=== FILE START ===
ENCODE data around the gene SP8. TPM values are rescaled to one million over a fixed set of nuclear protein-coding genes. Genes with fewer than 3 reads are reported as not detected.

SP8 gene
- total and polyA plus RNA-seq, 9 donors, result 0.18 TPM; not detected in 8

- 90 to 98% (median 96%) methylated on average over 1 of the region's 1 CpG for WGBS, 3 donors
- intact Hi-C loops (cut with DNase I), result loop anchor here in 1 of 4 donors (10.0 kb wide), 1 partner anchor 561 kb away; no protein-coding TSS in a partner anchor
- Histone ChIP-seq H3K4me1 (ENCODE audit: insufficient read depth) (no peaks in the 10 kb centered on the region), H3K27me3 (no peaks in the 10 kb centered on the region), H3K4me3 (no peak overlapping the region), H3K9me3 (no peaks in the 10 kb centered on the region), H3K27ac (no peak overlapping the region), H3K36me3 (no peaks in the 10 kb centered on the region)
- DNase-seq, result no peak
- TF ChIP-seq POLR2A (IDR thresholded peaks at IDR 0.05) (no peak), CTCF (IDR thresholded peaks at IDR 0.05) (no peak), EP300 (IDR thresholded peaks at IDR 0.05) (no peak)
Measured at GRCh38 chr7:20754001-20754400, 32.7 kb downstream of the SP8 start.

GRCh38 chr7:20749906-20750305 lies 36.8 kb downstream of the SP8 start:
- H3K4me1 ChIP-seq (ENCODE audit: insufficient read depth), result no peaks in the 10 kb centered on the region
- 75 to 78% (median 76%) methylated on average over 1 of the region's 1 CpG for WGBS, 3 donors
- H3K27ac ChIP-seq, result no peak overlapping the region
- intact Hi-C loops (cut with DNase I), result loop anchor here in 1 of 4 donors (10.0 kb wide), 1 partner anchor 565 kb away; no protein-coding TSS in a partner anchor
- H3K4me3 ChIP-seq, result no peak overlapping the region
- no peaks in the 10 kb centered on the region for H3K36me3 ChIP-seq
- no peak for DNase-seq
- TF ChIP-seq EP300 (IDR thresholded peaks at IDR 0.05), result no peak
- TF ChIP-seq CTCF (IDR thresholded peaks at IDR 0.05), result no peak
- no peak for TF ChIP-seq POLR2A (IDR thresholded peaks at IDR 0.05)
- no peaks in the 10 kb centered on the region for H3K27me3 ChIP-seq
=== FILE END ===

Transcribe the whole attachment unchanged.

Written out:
ENCODE data around the gene SP8. TPM values are rescaled to one million over a fixed set of nuclear protein-coding genes. Genes with fewer than 3 reads are reported as not detected.

SP8 gene
- total and polyA plus RNA-seq, 9 donors, result 0.18 TPM; not detected in 8

- 90 to 98% (median 96%) methylated on average over 1 of the region's 1 CpG for WGBS, 3 donors
- intact Hi-C loops (cut with DNase I), result loop anchor here in 1 of 4 donors (10.0 kb wide), 1 partner anchor 561 kb away; no protein-coding TSS in a partner anchor
- Histone ChIP-seq H3K4me1 (ENCODE audit: insufficient read depth) (no peaks in the 10 kb centered on the region), H3K27me3 (no peaks in the 10 kb centered on the region), H3K4me3 (no peak overlapping the region), H3K9me3 (no peaks in the 10 kb centered on the region), H3K27ac (no peak overlapping the region), H3K36me3 (no peaks in the 10 kb centered on the region)
- DNase-seq, result no peak
- TF ChIP-seq POLR2A (IDR thresholded peaks at IDR 0.05) (no peak), CTCF (IDR thresholded peaks at IDR 0.05) (no peak), EP300 (IDR thresholded peaks at IDR 0.05) (no peak)
Measured at GRCh38 chr7:20754001-20754400, 32.7 kb downstream of the SP8 start.

GRCh38 chr7:20749906-20750305 lies 36.8 kb downstream of the SP8 start:
- H3K4me1 ChIP-seq (ENCODE audit: insufficient read depth), result no peaks in the 10 kb centered on the region
- 75 to 78% (median 76%) methylated on average over 1 of the region's 1 CpG for WGBS, 3 donors
- H3K27ac ChIP-seq, result no peak overlapping the region
- intact Hi-C loops (cut with DNase I), result loop anchor here in 1 of 4 donors (10.0 kb wide), 1 partner anchor 565 kb away; no protein-coding TSS in a partner anchor
- H3K4me3 ChIP-seq, result no peak overlapping the region
- no peaks in the 10 kb centered on the region for H3K36me3 ChIP-seq
- no peak for DNase-seq
- TF ChIP-seq EP300 (IDR thresholded peaks at IDR 0.05), result no peak
- TF ChIP-seq CTCF (IDR thresholded peaks at IDR 0.05), result no peak
- no peak for TF ChIP-seq POLR2A (IDR thresholded peaks at IDR 0.05)
- no peaks in the 10 kb centered on the region for H3K27me3 ChIP-seq